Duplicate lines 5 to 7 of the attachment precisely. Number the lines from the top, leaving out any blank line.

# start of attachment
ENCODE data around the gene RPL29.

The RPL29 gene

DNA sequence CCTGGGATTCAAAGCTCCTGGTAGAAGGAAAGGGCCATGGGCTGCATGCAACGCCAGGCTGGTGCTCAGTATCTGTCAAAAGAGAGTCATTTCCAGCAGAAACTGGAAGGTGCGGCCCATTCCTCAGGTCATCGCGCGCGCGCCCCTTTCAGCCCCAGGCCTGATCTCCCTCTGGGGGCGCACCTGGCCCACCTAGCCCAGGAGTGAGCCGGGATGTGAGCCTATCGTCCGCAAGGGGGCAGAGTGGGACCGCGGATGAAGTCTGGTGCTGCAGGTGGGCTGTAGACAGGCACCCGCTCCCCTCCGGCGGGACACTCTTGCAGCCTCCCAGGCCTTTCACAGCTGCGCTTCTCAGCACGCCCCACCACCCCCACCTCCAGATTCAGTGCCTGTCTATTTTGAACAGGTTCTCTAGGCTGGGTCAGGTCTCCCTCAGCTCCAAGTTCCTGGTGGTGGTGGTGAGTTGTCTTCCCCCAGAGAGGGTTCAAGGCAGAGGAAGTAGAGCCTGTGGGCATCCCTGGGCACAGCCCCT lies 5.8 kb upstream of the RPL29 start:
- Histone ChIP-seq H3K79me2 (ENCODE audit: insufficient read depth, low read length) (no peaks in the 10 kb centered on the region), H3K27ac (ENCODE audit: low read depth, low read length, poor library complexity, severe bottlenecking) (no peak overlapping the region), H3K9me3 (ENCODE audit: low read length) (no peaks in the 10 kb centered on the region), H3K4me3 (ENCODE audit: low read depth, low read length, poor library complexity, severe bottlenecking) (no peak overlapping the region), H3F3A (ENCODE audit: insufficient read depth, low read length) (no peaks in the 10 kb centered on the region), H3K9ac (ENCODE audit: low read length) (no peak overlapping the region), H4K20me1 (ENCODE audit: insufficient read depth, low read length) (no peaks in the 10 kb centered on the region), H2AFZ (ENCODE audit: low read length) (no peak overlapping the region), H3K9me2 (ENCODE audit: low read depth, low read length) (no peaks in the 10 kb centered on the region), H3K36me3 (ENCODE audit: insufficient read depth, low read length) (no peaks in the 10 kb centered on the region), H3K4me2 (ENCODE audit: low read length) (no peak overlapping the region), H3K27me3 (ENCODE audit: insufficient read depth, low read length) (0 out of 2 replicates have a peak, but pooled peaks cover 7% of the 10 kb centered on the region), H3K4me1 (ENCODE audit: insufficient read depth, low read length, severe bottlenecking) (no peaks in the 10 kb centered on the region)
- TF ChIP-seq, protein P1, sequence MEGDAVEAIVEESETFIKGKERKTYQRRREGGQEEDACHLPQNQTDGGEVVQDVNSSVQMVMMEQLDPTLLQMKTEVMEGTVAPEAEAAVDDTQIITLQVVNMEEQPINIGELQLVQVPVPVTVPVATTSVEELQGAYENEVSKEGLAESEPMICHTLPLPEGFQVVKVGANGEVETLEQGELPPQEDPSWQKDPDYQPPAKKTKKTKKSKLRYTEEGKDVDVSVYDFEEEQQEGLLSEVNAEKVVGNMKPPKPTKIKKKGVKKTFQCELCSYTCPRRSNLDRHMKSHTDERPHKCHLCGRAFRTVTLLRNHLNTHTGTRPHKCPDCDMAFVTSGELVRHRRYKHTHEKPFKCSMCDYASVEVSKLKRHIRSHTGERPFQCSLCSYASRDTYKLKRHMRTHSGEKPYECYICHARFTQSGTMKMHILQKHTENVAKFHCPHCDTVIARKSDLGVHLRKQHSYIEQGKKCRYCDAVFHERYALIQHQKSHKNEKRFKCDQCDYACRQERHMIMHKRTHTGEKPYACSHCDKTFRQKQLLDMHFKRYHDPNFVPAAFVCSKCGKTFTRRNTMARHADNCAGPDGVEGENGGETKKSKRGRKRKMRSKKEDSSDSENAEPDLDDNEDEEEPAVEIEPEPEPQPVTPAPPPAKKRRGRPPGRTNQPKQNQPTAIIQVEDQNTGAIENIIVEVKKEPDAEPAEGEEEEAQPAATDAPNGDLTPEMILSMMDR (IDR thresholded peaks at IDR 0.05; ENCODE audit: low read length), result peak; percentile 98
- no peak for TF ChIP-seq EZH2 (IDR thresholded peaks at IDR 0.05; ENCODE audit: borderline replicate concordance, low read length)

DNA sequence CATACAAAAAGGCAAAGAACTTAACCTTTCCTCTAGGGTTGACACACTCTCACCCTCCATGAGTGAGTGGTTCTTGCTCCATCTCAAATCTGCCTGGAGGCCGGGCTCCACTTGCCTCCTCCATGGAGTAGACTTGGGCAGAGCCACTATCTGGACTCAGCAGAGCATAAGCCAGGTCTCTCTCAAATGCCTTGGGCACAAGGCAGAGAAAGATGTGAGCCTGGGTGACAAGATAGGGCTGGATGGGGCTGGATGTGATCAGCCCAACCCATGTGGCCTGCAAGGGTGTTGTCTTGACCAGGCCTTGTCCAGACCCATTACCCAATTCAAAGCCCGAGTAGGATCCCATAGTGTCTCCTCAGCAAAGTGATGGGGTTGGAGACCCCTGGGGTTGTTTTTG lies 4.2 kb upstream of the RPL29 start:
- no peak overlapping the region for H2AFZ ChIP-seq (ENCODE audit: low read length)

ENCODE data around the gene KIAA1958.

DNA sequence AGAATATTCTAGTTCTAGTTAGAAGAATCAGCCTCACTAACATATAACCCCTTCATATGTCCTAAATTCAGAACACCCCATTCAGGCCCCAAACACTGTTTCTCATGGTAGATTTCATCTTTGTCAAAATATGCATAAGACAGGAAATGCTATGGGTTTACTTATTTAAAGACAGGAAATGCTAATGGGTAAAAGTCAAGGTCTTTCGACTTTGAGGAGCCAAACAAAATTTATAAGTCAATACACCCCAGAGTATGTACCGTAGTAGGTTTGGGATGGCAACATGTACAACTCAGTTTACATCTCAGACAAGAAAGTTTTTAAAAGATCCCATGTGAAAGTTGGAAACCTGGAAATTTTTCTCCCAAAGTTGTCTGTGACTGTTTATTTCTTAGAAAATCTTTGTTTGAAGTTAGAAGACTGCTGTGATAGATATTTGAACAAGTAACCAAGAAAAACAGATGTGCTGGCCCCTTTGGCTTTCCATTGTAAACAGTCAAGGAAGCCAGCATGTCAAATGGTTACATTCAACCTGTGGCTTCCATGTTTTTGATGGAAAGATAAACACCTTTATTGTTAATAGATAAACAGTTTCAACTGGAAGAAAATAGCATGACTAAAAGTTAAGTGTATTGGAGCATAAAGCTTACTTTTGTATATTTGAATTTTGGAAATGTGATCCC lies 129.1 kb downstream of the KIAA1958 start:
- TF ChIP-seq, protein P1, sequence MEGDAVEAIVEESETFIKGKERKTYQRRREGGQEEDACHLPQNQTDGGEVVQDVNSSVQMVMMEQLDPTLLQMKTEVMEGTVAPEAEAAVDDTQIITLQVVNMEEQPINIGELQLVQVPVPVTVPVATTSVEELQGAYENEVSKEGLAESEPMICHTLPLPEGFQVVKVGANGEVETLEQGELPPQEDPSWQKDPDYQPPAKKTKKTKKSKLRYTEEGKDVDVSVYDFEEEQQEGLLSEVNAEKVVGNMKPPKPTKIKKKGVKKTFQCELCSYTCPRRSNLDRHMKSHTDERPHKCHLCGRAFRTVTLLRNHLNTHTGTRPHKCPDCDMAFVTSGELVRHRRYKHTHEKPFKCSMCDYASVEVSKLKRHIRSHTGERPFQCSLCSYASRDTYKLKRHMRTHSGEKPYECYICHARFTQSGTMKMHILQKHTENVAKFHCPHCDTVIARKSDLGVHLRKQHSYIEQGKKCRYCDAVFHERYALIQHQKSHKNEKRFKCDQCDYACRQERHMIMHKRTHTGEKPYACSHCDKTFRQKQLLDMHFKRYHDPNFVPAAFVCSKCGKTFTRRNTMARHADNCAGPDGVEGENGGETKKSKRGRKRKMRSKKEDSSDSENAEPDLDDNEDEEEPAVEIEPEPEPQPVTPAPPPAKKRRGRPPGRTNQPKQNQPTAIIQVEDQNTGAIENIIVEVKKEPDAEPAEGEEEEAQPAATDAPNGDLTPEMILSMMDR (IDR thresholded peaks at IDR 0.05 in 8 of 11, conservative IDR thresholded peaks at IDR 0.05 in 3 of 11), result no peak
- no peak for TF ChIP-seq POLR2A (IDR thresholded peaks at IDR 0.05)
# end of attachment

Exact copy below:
- TF ChIP-seq, protein P1, sequence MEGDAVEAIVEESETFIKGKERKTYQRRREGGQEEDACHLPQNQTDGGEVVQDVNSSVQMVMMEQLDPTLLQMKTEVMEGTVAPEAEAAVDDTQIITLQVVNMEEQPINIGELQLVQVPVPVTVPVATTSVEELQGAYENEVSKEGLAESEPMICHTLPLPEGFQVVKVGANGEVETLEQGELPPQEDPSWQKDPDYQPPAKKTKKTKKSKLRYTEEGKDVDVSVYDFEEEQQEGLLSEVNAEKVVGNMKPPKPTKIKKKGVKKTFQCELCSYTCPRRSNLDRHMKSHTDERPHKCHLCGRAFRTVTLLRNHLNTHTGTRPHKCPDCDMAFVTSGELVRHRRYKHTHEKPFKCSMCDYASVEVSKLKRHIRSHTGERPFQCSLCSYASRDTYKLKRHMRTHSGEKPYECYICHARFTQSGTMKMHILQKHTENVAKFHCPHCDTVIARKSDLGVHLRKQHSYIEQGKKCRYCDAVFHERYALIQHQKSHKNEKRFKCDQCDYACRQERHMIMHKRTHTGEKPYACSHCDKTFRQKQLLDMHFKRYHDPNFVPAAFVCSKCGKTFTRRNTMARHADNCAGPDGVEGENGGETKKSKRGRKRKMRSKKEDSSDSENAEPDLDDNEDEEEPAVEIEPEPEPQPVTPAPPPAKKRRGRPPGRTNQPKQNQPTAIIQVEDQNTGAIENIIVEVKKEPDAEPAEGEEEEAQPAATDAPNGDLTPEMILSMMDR (IDR thresholded peaks at IDR 0.05; ENCODE audit: low read length), result peak; percentile 98
- no peak for TF ChIP-seq EZH2 (IDR thresholded peaks at IDR 0.05; ENCODE audit: borderline replicate concordance, low read length)

DNA sequence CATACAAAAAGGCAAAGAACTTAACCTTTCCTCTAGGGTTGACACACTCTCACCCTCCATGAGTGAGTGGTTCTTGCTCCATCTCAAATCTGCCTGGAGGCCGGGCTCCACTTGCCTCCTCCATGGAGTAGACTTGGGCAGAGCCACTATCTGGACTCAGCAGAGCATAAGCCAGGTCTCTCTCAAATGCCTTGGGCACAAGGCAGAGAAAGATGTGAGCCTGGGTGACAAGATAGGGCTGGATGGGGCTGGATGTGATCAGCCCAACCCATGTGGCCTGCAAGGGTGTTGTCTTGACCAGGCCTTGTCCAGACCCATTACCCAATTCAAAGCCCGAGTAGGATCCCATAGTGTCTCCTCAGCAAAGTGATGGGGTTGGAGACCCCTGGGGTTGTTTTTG lies 4.2 kb upstream of the RPL29 start: